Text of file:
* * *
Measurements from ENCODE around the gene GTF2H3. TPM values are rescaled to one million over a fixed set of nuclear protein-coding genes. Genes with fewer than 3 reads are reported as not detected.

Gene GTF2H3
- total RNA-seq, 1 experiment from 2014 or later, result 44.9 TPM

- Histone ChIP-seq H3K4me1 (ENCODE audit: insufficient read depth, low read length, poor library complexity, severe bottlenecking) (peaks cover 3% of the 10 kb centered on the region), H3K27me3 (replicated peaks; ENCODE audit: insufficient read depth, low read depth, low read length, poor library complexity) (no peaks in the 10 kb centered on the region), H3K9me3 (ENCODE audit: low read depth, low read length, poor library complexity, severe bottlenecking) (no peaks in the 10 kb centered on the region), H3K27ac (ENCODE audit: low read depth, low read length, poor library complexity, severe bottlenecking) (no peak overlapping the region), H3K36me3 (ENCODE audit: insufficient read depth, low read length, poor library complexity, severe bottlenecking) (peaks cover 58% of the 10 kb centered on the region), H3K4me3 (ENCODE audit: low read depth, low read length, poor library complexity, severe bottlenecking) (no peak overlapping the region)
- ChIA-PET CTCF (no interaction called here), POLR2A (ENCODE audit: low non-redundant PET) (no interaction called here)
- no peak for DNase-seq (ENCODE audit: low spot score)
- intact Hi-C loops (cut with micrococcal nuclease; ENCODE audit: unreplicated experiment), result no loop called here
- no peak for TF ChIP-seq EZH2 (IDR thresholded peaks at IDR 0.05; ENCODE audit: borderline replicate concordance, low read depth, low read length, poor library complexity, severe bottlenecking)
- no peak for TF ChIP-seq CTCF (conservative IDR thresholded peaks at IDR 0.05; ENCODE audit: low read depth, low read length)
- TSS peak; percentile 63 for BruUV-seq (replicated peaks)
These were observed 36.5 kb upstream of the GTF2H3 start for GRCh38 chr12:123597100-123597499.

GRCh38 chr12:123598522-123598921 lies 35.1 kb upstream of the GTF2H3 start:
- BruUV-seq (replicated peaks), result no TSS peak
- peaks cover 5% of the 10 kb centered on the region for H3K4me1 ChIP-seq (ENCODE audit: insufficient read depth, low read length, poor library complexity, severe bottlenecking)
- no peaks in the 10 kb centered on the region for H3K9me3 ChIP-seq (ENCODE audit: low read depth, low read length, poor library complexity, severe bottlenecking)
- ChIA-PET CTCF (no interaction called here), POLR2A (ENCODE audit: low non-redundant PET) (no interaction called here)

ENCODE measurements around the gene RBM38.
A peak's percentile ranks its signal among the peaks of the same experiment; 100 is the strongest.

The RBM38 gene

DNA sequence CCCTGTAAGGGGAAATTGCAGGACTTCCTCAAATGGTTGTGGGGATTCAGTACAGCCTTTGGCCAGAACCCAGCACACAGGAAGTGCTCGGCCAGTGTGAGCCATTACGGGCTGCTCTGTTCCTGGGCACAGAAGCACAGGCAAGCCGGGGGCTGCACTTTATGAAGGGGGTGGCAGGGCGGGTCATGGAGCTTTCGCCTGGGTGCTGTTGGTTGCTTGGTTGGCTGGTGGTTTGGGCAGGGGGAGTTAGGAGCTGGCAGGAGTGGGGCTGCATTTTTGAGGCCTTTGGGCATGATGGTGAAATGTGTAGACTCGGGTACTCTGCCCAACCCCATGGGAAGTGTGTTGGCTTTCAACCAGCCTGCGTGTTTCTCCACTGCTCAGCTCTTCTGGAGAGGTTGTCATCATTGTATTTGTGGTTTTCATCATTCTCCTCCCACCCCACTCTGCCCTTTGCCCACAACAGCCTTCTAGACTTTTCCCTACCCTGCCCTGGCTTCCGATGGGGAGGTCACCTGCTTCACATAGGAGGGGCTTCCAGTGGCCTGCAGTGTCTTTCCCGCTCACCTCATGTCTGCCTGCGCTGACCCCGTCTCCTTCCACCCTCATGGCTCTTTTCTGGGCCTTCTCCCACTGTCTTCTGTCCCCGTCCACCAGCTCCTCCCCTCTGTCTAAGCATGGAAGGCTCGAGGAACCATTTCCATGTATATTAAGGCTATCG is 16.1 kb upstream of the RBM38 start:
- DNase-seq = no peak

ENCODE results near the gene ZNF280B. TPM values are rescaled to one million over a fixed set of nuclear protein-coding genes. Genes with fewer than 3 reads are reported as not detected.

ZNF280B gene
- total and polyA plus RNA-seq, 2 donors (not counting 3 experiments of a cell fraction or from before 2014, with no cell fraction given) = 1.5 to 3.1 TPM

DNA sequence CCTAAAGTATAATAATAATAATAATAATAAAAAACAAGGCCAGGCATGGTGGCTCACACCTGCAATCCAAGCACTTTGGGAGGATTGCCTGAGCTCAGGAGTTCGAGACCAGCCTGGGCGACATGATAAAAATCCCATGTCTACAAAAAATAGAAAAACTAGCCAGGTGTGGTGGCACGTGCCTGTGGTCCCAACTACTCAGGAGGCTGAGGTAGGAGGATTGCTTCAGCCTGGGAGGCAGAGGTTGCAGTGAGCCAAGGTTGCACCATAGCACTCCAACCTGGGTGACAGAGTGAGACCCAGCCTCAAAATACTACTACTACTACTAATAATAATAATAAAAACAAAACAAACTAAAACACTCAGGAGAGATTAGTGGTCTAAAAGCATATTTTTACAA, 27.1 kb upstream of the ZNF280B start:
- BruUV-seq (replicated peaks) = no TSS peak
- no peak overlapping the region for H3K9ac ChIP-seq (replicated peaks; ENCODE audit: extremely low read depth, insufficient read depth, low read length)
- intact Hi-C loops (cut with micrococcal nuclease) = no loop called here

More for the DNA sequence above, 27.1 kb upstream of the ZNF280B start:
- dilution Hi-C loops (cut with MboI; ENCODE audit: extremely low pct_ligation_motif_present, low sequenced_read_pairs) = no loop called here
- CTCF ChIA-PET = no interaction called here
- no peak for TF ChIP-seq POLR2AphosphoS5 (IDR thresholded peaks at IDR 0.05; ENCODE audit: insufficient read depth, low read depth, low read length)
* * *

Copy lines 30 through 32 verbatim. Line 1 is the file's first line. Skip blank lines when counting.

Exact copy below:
- dilution Hi-C loops (cut with MboI; ENCODE audit: extremely low pct_ligation_motif_present, low sequenced_read_pairs) = no loop called here
- CTCF ChIA-PET = no interaction called here
- no peak for TF ChIP-seq POLR2AphosphoS5 (IDR thresholded peaks at IDR 0.05; ENCODE audit: insufficient read depth, low read depth, low read length)